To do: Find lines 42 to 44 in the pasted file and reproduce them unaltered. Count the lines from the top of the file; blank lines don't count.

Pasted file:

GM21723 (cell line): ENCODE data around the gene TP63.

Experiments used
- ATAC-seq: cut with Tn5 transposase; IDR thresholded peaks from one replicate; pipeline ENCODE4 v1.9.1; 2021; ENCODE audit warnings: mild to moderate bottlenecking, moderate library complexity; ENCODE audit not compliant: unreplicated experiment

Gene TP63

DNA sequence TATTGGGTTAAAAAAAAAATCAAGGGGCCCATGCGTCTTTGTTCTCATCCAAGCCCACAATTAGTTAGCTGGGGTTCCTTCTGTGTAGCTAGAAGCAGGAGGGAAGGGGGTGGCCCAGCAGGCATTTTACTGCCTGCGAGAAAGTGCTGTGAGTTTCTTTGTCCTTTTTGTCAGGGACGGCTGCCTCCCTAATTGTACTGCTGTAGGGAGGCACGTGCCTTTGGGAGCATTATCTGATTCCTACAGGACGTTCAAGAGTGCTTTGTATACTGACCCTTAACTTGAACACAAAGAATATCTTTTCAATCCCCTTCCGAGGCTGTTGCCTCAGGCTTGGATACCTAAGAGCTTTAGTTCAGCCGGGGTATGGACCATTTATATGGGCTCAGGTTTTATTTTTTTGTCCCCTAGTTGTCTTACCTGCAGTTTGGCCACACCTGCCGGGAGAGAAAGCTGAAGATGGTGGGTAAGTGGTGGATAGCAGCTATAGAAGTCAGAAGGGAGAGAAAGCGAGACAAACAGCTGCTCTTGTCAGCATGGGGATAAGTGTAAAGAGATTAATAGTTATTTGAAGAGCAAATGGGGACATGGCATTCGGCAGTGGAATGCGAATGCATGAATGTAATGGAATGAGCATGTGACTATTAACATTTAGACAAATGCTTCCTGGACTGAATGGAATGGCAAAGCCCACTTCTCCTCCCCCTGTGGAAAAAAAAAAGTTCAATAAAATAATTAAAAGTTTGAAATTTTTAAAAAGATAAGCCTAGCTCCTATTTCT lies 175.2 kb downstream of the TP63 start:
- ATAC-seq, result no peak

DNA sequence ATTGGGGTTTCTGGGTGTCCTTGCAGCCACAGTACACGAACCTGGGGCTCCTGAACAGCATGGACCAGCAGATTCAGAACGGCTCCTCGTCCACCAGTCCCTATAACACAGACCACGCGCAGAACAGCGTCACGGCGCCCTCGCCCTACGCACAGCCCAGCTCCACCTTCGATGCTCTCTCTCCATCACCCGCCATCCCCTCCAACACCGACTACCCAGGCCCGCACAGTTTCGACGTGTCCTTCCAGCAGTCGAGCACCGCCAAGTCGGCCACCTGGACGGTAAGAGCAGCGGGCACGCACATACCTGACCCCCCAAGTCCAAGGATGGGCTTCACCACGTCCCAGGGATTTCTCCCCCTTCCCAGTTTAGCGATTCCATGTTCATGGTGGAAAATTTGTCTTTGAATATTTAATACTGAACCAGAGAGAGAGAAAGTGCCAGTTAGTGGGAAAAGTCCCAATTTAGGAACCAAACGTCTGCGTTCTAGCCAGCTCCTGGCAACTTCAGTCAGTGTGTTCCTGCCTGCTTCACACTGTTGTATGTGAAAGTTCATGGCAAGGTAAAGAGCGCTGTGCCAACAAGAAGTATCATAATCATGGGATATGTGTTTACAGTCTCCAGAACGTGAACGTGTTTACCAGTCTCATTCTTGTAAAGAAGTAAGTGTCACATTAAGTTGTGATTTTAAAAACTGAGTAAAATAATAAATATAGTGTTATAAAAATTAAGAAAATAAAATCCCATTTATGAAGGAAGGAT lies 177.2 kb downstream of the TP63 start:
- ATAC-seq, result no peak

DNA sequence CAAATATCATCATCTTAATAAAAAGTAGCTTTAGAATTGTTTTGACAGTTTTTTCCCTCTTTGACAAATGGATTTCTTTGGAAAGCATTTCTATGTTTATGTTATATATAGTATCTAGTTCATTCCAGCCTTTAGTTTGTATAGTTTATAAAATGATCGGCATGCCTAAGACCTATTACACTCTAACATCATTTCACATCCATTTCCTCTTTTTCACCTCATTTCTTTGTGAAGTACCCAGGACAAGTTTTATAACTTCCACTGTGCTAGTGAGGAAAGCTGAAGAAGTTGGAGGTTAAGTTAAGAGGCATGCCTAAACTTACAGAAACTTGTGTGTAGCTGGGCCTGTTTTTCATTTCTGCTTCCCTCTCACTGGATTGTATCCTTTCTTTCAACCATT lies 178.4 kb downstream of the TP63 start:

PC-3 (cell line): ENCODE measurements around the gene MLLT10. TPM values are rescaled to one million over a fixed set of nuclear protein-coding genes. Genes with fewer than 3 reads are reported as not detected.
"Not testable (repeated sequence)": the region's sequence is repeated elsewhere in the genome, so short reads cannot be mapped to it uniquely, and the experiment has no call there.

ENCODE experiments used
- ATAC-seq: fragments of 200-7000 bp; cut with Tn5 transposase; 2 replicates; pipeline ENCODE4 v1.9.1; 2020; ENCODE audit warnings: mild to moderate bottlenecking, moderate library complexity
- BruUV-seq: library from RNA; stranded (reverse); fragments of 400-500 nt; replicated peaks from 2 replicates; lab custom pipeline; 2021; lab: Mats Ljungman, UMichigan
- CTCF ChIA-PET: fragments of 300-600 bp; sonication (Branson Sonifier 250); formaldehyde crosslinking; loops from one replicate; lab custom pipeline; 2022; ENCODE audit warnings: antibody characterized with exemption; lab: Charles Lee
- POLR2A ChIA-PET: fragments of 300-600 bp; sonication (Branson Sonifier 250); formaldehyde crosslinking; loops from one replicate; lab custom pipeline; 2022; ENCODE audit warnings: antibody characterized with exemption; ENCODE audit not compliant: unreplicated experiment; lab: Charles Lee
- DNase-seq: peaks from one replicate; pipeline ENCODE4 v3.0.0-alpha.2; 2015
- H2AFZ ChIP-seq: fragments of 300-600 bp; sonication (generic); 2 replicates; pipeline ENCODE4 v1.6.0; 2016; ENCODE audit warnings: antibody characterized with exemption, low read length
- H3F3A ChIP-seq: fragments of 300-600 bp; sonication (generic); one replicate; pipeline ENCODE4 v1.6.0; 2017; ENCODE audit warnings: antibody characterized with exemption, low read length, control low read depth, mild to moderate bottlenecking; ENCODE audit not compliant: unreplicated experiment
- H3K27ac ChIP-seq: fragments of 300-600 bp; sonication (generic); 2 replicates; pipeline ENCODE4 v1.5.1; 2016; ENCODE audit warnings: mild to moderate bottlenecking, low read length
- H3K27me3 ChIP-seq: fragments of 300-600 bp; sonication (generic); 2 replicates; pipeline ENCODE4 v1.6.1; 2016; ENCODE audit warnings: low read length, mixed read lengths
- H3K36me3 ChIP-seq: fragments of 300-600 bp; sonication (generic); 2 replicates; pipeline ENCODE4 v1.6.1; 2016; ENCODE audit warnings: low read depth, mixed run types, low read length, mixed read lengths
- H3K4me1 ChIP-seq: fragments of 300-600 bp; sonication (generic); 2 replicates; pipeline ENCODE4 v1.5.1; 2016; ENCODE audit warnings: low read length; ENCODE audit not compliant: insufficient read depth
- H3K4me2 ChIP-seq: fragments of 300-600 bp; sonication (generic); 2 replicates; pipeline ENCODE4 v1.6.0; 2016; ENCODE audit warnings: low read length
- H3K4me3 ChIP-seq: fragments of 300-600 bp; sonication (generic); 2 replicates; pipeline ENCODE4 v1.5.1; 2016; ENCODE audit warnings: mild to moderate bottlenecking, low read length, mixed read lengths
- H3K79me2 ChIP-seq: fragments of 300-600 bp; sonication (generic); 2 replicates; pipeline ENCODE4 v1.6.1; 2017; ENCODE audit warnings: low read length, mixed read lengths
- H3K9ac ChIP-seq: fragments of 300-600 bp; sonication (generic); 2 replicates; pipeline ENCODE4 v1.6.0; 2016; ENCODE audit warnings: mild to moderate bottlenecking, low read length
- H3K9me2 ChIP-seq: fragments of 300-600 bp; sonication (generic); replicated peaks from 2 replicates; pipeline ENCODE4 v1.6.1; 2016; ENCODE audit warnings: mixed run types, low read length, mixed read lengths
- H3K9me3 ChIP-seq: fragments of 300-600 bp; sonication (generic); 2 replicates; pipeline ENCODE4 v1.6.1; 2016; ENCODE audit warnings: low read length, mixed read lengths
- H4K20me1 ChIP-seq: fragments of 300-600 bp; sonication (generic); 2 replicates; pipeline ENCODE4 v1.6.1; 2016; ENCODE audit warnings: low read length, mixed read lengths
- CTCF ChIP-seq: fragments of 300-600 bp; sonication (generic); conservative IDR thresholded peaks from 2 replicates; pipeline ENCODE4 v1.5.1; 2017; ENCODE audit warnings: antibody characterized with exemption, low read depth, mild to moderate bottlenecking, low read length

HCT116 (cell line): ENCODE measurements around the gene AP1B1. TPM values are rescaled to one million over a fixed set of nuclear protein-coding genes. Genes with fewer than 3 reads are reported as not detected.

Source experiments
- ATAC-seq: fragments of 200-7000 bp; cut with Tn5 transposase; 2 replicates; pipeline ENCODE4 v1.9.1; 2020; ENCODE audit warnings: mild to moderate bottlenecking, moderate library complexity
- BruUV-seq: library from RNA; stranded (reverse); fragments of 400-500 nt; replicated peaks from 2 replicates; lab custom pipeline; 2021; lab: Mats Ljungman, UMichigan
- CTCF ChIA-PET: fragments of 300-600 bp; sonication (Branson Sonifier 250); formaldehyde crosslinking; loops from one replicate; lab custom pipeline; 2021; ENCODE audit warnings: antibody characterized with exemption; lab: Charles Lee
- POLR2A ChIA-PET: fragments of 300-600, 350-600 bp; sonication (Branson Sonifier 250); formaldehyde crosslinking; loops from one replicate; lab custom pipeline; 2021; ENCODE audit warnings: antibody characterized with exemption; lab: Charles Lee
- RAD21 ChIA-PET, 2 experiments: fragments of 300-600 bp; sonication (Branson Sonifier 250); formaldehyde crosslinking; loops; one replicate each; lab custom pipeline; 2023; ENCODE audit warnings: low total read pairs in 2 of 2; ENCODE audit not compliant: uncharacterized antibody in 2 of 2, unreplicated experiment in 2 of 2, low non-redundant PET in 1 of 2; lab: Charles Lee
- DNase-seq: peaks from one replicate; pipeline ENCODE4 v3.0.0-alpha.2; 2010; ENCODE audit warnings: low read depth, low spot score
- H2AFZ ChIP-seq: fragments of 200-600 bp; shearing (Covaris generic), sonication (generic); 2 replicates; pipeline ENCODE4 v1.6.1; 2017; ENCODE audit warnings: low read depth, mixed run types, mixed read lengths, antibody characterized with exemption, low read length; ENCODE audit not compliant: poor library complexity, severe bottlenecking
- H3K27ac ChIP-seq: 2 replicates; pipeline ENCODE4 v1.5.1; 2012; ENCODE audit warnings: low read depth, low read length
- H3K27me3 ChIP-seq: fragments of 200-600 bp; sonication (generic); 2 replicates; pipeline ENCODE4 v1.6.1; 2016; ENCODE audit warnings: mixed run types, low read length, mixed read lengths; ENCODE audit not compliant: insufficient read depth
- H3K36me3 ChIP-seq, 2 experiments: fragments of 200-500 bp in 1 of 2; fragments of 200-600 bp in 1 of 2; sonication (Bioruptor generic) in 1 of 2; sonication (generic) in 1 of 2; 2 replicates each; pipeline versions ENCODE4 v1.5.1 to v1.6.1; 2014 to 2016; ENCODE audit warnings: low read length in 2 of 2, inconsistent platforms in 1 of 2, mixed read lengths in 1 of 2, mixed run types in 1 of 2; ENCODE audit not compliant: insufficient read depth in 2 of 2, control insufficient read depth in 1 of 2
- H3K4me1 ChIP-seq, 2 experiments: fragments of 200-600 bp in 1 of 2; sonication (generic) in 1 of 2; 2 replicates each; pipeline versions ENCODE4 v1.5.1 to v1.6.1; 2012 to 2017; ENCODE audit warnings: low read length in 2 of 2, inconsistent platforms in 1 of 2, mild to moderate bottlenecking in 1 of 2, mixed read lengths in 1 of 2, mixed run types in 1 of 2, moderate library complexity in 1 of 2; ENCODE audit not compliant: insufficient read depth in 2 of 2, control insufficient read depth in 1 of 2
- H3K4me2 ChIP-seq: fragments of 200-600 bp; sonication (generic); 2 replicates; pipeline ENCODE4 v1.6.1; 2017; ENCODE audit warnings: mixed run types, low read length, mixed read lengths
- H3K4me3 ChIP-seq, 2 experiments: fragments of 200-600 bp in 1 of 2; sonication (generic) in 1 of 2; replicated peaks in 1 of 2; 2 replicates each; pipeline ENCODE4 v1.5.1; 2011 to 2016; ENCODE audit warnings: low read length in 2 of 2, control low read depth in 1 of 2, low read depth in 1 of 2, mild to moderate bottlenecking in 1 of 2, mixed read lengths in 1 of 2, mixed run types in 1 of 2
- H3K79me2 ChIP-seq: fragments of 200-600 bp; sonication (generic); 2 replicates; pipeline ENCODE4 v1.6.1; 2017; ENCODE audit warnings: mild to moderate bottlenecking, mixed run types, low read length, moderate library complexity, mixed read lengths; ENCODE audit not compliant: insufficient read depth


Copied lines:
- H3K27me3 ChIP-seq: fragments of 200-600 bp; sonication (generic); 2 replicates; pipeline ENCODE4 v1.6.1; 2016; ENCODE audit warnings: mixed run types, low read length, mixed read lengths; ENCODE audit not compliant: insufficient read depth
- H3K36me3 ChIP-seq, 2 experiments: fragments of 200-500 bp in 1 of 2; fragments of 200-600 bp in 1 of 2; sonication (Bioruptor generic) in 1 of 2; sonication (generic) in 1 of 2; 2 replicates each; pipeline versions ENCODE4 v1.5.1 to v1.6.1; 2014 to 2016; ENCODE audit warnings: low read length in 2 of 2, inconsistent platforms in 1 of 2, mixed read lengths in 1 of 2, mixed run types in 1 of 2; ENCODE audit not compliant: insufficient read depth in 2 of 2, control insufficient read depth in 1 of 2
- H3K4me1 ChIP-seq, 2 experiments: fragments of 200-600 bp in 1 of 2; sonication (generic) in 1 of 2; 2 replicates each; pipeline versions ENCODE4 v1.5.1 to v1.6.1; 2012 to 2017; ENCODE audit warnings: low read length in 2 of 2, inconsistent platforms in 1 of 2, mild to moderate bottlenecking in 1 of 2, mixed read lengths in 1 of 2, mixed run types in 1 of 2, moderate library complexity in 1 of 2; ENCODE audit not compliant: insufficient read depth in 2 of 2, control insufficient read depth in 1 of 2